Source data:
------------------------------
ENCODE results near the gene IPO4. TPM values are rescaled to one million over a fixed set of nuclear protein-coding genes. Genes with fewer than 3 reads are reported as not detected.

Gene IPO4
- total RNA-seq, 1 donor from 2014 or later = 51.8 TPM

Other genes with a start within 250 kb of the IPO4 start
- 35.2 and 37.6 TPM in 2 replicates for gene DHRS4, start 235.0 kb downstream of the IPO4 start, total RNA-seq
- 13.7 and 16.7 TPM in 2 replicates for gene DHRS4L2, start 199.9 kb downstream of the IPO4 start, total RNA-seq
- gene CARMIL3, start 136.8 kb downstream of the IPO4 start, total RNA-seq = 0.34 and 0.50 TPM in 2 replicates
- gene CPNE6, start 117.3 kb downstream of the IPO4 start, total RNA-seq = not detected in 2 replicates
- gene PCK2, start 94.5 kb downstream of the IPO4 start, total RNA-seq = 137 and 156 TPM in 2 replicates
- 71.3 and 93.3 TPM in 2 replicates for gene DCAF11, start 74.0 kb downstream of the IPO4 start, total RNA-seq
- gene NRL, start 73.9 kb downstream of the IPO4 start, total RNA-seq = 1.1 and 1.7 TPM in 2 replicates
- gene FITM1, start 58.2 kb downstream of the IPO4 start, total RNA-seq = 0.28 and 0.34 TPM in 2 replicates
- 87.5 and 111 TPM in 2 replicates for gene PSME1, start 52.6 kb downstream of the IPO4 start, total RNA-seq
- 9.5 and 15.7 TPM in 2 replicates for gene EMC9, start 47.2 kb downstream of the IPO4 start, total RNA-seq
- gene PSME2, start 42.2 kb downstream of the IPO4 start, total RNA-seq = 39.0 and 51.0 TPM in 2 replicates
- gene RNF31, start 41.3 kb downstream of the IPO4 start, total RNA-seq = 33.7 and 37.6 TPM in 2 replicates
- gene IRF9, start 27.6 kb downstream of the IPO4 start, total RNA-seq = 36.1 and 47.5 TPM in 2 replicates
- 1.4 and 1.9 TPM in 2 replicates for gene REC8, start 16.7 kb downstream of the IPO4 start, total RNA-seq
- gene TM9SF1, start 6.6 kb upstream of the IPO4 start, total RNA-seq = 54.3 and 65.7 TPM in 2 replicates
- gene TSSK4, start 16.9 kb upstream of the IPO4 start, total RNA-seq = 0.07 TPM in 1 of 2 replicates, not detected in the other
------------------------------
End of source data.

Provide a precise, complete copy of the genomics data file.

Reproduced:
ENCODE results near the gene IPO4. TPM values are rescaled to one million over a fixed set of nuclear protein-coding genes. Genes with fewer than 3 reads are reported as not detected.

Gene IPO4
- total RNA-seq, 1 donor from 2014 or later = 51.8 TPM

Other genes with a start within 250 kb of the IPO4 start
- 35.2 and 37.6 TPM in 2 replicates for gene DHRS4, start 235.0 kb downstream of the IPO4 start, total RNA-seq
- 13.7 and 16.7 TPM in 2 replicates for gene DHRS4L2, start 199.9 kb downstream of the IPO4 start, total RNA-seq
- gene CARMIL3, start 136.8 kb downstream of the IPO4 start, total RNA-seq = 0.34 and 0.50 TPM in 2 replicates
- gene CPNE6, start 117.3 kb downstream of the IPO4 start, total RNA-seq = not detected in 2 replicates
- gene PCK2, start 94.5 kb downstream of the IPO4 start, total RNA-seq = 137 and 156 TPM in 2 replicates
- 71.3 and 93.3 TPM in 2 replicates for gene DCAF11, start 74.0 kb downstream of the IPO4 start, total RNA-seq
- gene NRL, start 73.9 kb downstream of the IPO4 start, total RNA-seq = 1.1 and 1.7 TPM in 2 replicates
- gene FITM1, start 58.2 kb downstream of the IPO4 start, total RNA-seq = 0.28 and 0.34 TPM in 2 replicates
- 87.5 and 111 TPM in 2 replicates for gene PSME1, start 52.6 kb downstream of the IPO4 start, total RNA-seq
- 9.5 and 15.7 TPM in 2 replicates for gene EMC9, start 47.2 kb downstream of the IPO4 start, total RNA-seq
- gene PSME2, start 42.2 kb downstream of the IPO4 start, total RNA-seq = 39.0 and 51.0 TPM in 2 replicates
- gene RNF31, start 41.3 kb downstream of the IPO4 start, total RNA-seq = 33.7 and 37.6 TPM in 2 replicates
- gene IRF9, start 27.6 kb downstream of the IPO4 start, total RNA-seq = 36.1 and 47.5 TPM in 2 replicates
- 1.4 and 1.9 TPM in 2 replicates for gene REC8, start 16.7 kb downstream of the IPO4 start, total RNA-seq
- gene TM9SF1, start 6.6 kb upstream of the IPO4 start, total RNA-seq = 54.3 and 65.7 TPM in 2 replicates
- gene TSSK4, start 16.9 kb upstream of the IPO4 start, total RNA-seq = 0.07 TPM in 1 of 2 replicates, not detected in the other